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Agricultural law year in review

Tiffany Lashmet for Progressive Cattle Published on 24 November 2021
Law

Once again, 2021 was a busy year on the agricultural law front. Many of the issues we discussed last year are again front and center this year.

Beef Checkoff litigation

Litigation continues with regard to the constitutionality of the beef checkoff program. Earlier this year, the U.S. Court of Appeals for the 9th Circuit affirmed a decision from the District of Montana upholding the legality of the Montana Beef Checkoff. Specifically, the court found that because the Montana Beef Council entered into a memorandum of understanding with the USDA, which requires government pre-approval of content put out by the Montana Beef Council, this constituted government speech and was protected from First Amendment challenge.

In light of this ruling, R-CALF USA filed a second lawsuit, this time suing the USDA claiming that it improperly entered into the memorandum of understanding with 15 qualified state beef councils. In September, the U.S. District Court for the District of Columbia denied a motion to dismiss, finding that R-CALF did facially have associational standing to bring this challenge, but has sought more briefing regarding the factual basis for R-CALF’s standing.

Definition of waters of the United States

The definition of “waters of the United States” under the Clean Water Act continues to be a moving target. The Obama administration passed a regulation known as the Waters of the U.S. (WOTUS) rule defining the term. Lawsuits flooded in challenging that rule, and it was eventually rescinded by the Trump administration and replaced with the Navigable Waters Protection Rule (NWPR). Again, a number of lawsuits challenged the NWPR definition, which has now been rescinded by federal courts and is no longer being enforced by the EPA or U.S. Army Corps of Engineers. In light of that, it is the pre-Waters of the U.S. approach that will be followed for now. The Biden administration has said it will release its proposed definition in November. At that time, public comment will be taken, and a new final rule is expected in 2022. It is almost certain that, again, numerous lawsuits will follow. All of this legal and political wrangling is likely frustrating to landowners who are trying to determine what they can do on their property.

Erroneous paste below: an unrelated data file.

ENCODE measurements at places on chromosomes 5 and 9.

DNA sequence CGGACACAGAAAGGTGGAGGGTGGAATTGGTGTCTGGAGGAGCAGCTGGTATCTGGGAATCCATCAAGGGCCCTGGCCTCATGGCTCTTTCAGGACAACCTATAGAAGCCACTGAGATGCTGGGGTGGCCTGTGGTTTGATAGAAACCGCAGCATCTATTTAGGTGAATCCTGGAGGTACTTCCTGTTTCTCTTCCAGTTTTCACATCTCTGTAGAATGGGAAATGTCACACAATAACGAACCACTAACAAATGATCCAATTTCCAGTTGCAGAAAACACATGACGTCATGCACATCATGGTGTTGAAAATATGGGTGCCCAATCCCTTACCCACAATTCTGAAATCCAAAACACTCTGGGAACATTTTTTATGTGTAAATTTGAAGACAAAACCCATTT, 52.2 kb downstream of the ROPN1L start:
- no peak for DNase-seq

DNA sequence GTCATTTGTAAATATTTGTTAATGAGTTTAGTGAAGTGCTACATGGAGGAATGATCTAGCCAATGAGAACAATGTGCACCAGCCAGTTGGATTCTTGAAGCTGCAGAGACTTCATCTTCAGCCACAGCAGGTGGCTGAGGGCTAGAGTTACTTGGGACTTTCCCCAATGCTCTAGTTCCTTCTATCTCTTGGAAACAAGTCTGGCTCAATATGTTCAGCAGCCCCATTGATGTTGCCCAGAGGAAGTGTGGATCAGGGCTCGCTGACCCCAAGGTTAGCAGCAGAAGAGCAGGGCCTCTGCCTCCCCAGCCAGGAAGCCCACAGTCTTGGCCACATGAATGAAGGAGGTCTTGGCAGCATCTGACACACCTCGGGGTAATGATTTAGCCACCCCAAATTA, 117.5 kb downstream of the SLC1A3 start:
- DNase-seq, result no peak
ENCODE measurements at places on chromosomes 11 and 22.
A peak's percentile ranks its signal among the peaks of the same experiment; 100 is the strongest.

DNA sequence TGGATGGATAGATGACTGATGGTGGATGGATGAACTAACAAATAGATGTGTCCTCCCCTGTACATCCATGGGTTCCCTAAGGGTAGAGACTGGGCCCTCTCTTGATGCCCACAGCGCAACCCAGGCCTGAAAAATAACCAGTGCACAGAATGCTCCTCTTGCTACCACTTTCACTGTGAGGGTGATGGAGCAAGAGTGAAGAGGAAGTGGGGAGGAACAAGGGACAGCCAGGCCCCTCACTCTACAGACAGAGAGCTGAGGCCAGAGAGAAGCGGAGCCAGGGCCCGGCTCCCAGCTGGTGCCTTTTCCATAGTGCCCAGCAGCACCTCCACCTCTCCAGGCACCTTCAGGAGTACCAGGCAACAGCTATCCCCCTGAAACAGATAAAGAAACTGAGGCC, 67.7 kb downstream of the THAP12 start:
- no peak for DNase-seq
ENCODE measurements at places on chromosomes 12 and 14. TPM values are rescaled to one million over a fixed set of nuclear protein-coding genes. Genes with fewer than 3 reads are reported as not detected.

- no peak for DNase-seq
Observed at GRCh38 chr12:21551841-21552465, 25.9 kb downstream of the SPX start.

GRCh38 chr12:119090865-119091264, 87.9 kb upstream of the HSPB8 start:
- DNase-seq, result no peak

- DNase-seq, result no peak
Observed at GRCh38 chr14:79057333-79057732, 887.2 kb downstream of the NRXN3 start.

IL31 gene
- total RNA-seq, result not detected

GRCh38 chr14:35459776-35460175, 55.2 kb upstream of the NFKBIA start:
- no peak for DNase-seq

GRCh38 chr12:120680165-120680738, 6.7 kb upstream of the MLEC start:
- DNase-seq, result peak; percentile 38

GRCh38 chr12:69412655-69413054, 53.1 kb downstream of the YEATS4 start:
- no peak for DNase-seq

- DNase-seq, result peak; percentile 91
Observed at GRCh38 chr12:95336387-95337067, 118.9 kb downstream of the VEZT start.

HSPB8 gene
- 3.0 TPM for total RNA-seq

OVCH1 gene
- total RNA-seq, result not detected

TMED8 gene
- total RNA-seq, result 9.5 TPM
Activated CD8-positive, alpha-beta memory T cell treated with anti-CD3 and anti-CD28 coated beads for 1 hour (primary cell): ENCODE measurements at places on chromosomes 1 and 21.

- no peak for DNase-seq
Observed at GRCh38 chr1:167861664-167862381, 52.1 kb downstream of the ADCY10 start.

Potential changes to estate and capital gains taxes

There has been much discussion this year regarding potential changes to estate and capital gains taxes. Importantly, to date, there have been no such bills passed and no changes have been made. However, it is important for landowners and cattle producers to be aware changes could be on the horizon and be prepared to act accordingly.

With regard to the estate tax, one of the most common proposed changes would be to reduce the lifetime exemption. Currently, the lifetime exemption is $11.7 million per person. That is set to remain in place (adjusted for inflation) through 2025. In 2026, it is set to revert back to $5 million per person, adjusted for inflation. Proposals have recommended decreasing the lifetime exemption, with proposals including $3.5 million and $5 million per person.

Looking at capital gains taxes, one major issue for agriculture involves the potential elimination of the step up in basis that has been proposed in certain bills and discussed by the Biden administration. The step up in basis currently allows the cost basis of an asset like land to be stepped up to the value of the land when it is inherited. This can greatly decrease the amount of capital gains taxes due if the land is sold.

California’s Proposition 12 upheld

Although not directly beef-related, there are important issues regarding livestock production at issue in legal challenges to California’s Proposition 12. Proposition 12, which is to go into effect on Jan. 1, 2022, bans the sale of pork in California unless it was raised in a manner meeting certain requirements related to spacing in barns. This is true for any pork sold in California, regardless of where the pigs were raised. The American Farm Bureau Federation and National Pork Producers challenged the constitutionality of this law as violating the Commerce Clause by allowing California to impose standards on other states. The U.S. Court of Appeals for the 9th Circuit dismissed the case. The plaintiffs have sought review from the U.S. Supreme Court.  end mark

Getty Images.

This article is current as of Nov. 1, 2021.

Tiffany Lashmet
  • Tiffany Lashmet

  • Assistant Professor and Specialist
  • Texas A&M University AgriLife Extension
  • Email Tiffany Lashmet

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